Published: Mar 2006


Near Derwent Bridge

This is from my first cycle tour of Tasmania in 1991 with Tony Nairn. I'm still using these front panniers, Tony still uses the bike he's riding here to get to work, but the bike I'm riding is pretty much mothballed now. I'd put a third chainring on a reasonable mid-80s road bike and gone to Tassie with it. It worked, although the brakes left a bit to be desired and I hit a huge pothole a day or two after taking this photo which put a huge dent in the rim and made me get a proper touring bike,

Alice riding to Scottsdale

From the second trip in 1995 with Alice Woodruff. This was taken near the top of a hill between Launceston and Scottsdale, and Al is wearing a cheery expression that belies the long slog it took to get there. On the way down from this hill I rounded a bend a bit too quickly and lost it. I walked away with just a few grazes and an intact bicycle, but I got a lot more cautious about descents after that. And I use tyres with meatier tread now too.


This was taken after a day of cycling into the worst headwind I can remember. We rode west out of Campbelltown towards the central plateau through depressing overgrazed farmland, stopping every few kilometres to have a rest. Just as we approached the foothills of the plateau the scenery improved, the wind stopped, a brief shower passed over us and this rainbow appeared.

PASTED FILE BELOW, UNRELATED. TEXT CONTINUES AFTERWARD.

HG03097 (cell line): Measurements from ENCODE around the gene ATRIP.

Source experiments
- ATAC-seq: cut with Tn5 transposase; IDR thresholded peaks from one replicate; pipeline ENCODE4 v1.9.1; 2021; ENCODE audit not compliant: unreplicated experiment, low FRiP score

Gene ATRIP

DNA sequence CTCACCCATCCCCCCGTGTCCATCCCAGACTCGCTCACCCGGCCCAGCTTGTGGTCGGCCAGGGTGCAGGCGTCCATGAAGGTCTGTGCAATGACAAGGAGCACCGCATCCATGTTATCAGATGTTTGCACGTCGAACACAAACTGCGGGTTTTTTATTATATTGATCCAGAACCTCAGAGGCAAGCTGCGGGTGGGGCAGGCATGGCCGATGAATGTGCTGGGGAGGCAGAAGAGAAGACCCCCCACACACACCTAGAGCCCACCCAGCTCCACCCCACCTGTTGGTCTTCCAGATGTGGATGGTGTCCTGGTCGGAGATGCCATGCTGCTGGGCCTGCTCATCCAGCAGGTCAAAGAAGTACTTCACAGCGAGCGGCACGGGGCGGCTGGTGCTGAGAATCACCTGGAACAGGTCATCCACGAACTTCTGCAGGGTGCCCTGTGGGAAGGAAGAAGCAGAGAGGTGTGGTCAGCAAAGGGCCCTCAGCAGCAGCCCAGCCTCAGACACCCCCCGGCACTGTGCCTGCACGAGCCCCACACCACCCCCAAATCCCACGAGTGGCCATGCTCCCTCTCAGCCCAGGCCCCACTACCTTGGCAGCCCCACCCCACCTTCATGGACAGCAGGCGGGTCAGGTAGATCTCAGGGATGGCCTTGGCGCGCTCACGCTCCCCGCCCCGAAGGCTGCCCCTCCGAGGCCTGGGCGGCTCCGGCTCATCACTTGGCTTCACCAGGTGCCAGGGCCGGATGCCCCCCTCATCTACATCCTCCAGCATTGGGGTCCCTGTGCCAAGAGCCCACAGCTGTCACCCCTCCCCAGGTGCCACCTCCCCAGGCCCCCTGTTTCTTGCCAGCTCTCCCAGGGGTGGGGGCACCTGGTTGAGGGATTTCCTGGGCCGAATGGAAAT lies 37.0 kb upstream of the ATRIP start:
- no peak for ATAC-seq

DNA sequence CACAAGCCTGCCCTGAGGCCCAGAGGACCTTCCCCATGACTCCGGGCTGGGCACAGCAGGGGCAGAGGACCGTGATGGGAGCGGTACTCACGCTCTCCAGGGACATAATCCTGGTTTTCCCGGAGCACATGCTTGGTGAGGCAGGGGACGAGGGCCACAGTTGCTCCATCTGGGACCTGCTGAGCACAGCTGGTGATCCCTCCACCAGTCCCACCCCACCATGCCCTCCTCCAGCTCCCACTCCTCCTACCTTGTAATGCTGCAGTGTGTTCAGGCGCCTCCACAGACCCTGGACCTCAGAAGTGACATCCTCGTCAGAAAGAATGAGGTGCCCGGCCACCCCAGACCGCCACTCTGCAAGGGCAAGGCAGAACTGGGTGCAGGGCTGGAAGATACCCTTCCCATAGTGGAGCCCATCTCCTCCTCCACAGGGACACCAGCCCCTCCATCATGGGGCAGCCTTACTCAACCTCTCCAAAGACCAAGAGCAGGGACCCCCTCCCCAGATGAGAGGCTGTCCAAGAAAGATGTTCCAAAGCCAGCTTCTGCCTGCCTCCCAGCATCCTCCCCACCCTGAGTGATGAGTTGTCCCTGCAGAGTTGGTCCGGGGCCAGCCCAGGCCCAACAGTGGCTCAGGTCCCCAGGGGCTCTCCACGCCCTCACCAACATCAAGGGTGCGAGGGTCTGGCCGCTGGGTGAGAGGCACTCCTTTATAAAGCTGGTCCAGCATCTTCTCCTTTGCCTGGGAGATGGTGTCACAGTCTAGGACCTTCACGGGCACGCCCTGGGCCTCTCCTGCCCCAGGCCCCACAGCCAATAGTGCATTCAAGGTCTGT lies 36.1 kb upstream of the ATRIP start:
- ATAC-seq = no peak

Near Poatina

Taken just up the road from the rainbow photo. We camped in the schoolyard at Poatina (up this road a little way), a deserted Hydro town. It was a very strange place - a 1960s brick veneer suburb in the middle of nowhere, complete with shops, a school and mown lawns but no people.

Riding to Freycinet

The Freycinet Peninsula is a beautiful stretch of pink granite hills and islands on the east coast of Tasmania. If you're heading south along the east coast you simply take the turnoff and ride out along the peninsula to get to Coles Bay. If you're heading north, your best bet may be to ride to Swansea, head out along Nine Mile Beach and get some bloke with a tin boat to take you across the 100m stretch of water that separates the peninsula from the mainland at that point (you have to prearrange the boat ride though - see guide books or locals in Swansea or Coles Bay). It's either 100m of water or an extra 50km of bitumen.

Central Highlands

Taken near the laconically named Great Lake on the central plateau. Too busy fishing to think of a good name I guess.

Foggy descent to Deloraine

Heading back down from the central plateau to Deloraine.